Related: Why your leopard gecko sometimes stares at you
Which Type Of Light Should I Use In My Leopard Gecko’s Enclosure?
Although leopard geckos operate well in the dark, that doesn’t mean you can do away with lights in their enclosure. It is still important to have UV bulbs installed in their enclosure for lighting and metabolic purposes.
As most reptile owners know, these exotic pets almost seem to be solar-powered with the way they interact with the sun. In the case of leopard geckos, they don’t usually go out of their way to bask under the sun to get their metabolic processes in order.
Being crepuscular creatures, they rarely interact with the sun or receive UV rays, save for what little they can get at the break of dawn or the setting of the sun at dusk. Their UV exposure may be limited, but that doesn’t mean they don’t need it.
In fact, UVA and UVB emitting bulbs are known to help leopard geckos have better-balanced health and metabolic system.
To reduce the impact of these bulbs at night, you can opt to get colored bulbs that still provide illumination, albeit in a less-harsh manner than plain UV bulbs.
You could also opt for a programmable dimmer that simulates night and day perfectly. Set it so that it is at its brightest during the day when they are supposed to be sleeping and as dim as possible at night for their nocturnal activities.
You could just pull the curtains back during the day and turn all the lights off at night if you want a more natural approach to providing a rest-active cycle for your leopard gecko.
A Brief Introduction To UV Bulbs And What They’re Used For
There are 3 UV bulbs commercially available for exotic pet owners who keep reptiles indoors: UVA, UVB, and UVC.
UVA – This ultraviolet ray has the longest wavelength and is primarily responsible for regulating behaviors in reptiles. This helps instigate the rest-active cycle they need daily. UVA also affects feeding behaviors, movement, mating, and other crucial activities.
UVB is responsible for the absorption of calcium and synthesis of Vitamin D. Although leopard geckos don’t necessarily need this, it’s still good to equip their enclosure with one just in case you need it.
Place the UVB bulb in a highly accessible corner of the enclosure, preferably above the heating mat. This will encourage your leopard gecko to “bask” under it while enjoying the warmth delivered by the heating pad/mat.
Try to get a focused beam-type so the UVB doesn’t spread unnecessarily all over the enclosure.
Note: make sure the UVB bulb is on a timer as too much exposure to it could lead to “sunburn.” In the case of leopard geckos, they don’t need to bask under UVB lamps for too long as their thin, translucent skins are highly efficient in absorbing UV rays.
UVC – this is the type of Ultraviolet ray with the shortest wavelength and also the most dangerous.
Luckily, this is not “naturally” occurring as any UVC in the atmosphere is absorbed by the ozone layer.
However, we have man-made sources of UVC in the form of UV sterilizers. This is extremely harmful to animals and should only be used for cleaning and sterilization purposes.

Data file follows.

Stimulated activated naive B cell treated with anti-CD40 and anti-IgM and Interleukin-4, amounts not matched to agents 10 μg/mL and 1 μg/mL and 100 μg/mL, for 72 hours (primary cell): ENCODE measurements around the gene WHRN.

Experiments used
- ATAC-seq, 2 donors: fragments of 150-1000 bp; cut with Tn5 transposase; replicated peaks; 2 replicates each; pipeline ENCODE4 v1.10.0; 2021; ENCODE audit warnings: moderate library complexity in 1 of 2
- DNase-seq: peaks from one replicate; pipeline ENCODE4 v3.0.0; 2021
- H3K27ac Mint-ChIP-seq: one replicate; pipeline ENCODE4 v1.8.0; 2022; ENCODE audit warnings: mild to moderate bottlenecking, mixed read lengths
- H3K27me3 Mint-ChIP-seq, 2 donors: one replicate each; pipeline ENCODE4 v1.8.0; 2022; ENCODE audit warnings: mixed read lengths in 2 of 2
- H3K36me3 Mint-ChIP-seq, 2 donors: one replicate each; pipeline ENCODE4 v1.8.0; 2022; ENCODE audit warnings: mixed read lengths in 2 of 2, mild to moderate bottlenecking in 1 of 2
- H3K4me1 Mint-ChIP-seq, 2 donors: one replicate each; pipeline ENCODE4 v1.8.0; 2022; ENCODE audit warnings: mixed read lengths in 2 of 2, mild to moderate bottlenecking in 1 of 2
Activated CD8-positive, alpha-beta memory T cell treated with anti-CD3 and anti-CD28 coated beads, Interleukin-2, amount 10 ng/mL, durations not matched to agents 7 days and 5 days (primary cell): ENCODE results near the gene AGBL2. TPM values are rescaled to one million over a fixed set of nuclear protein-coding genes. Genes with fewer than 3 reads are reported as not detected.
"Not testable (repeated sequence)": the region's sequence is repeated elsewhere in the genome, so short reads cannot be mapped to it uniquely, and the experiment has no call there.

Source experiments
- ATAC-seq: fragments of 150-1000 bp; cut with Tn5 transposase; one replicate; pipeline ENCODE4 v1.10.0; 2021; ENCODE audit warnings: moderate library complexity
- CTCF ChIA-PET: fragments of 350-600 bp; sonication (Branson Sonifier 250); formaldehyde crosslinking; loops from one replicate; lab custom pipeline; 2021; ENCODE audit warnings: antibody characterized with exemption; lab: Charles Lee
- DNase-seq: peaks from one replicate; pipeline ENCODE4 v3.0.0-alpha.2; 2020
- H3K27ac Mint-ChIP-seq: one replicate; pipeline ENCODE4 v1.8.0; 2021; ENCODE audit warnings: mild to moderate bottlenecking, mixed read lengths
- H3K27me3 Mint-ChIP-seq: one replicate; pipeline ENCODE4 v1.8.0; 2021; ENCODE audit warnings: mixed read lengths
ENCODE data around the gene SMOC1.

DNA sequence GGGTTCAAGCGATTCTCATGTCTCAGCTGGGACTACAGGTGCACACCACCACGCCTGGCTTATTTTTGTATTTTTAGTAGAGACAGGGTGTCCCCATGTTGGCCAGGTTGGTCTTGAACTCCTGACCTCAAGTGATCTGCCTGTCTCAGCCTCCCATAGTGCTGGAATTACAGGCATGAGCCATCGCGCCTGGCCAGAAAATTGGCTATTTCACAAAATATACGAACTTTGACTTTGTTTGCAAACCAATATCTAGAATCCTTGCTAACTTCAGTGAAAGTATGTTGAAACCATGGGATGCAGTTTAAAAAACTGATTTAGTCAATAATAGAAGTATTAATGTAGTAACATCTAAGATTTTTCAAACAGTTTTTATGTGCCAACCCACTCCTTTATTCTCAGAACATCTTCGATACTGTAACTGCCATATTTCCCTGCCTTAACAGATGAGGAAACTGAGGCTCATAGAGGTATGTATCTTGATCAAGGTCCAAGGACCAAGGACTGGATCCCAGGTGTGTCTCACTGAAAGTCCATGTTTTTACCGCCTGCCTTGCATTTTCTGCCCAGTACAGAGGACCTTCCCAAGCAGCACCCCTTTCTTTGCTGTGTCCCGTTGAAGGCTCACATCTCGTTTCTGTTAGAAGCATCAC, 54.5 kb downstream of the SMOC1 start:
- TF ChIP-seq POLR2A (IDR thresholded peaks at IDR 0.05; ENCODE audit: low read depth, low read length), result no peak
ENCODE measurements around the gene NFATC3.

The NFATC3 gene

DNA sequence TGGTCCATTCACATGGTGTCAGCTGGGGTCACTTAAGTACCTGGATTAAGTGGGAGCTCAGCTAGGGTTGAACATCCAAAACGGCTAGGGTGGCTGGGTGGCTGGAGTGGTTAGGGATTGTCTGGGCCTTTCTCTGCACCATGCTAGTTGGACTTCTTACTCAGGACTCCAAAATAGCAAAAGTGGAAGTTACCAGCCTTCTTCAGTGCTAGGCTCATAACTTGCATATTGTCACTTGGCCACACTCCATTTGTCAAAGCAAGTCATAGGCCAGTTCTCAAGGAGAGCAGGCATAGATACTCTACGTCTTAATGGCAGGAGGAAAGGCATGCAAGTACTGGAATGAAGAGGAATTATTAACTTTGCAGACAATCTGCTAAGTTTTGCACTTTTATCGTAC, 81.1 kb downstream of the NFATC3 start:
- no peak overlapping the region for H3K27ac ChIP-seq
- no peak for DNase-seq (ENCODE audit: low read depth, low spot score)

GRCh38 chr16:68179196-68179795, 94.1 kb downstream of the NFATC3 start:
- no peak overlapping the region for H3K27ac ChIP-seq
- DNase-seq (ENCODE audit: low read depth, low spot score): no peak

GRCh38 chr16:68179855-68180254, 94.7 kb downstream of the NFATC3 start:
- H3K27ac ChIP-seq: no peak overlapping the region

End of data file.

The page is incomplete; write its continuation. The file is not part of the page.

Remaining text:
UV Bulbs come in all shapes, sizes, colors, and power outputs. For leopard geckos, you are looking for focused beam types of bulbs that will direct the UV rays in one direction and not scatter it all over the enclosure.
You also need to ensure that it has a low power output so as not to be bright during usage.
Last but not least, invest in a thermostat, auto-dimmer, switch, and UV monitor to ensure your leopard gecko receives only the amount of light and UV it needs at any given time during the day.
Note: Leopard geckos see color even in near pitch-black situations, the color of the bulb you choose to install matters very little to these amazing creatures.
It is also unnecessary to install any UV lighting for your leopard gecko, but it’s never a bad thing to have it and not need it than to need it and not have it.
How Does All Of This Information Tie Into One Another?
This article is primarily focused on the leopard gecko’s ability to see in the dark. We have already established that it has far beyond excellent eyesight as it goes about its nocturnal activities.
You also know that leopard geckos are highly reliant on their sense of sight for hunting and going about their daily business. Any change in the lighting situation can easily derail a leopard gecko’s normal routine.
Therefore, it is also highly imperative that you equip their enclosure with the right type of light to avoid being too disruptive to their normal schedule.
Caring for your leopard gecko’s eyes and overall health and well-being is rewarding as you enjoy your pet’s companionship over the years.
Understanding how your leopard gecko’s eyes work, their natural behavior in the wild, and providing the right amount of light and UV exposure is the key to achieving that.
This is just a small, specific aspect of caring for your leopard gecko.
We have other articles that discuss different aspects of caring for your leopard gecko in an in-depth manner. Find out more about how to care for your leopard gecko by going through our articles.
Here are some of the top articles we recommend:
How Many Crickets to Feed a Leopard Gecko (Weekly Feeding Schedule)
What Temperature Should a Leopard Gecko Tank Be?
Do Leopard Geckos Need a Heat Lamp?
Leopard geckos see very well in the dark. They see almost 350 times better than human beings in the darkness. They also see in technicolor.
Therefore, a leopard gecko’s eyesight, paired with their incredible sense of hearing and sensitivity to vibrations, makes it one of the most efficient hunters at night in their natural habitat. Take extreme care of their eyes and you’ll have a happy, healthy pet who’ll live a long life.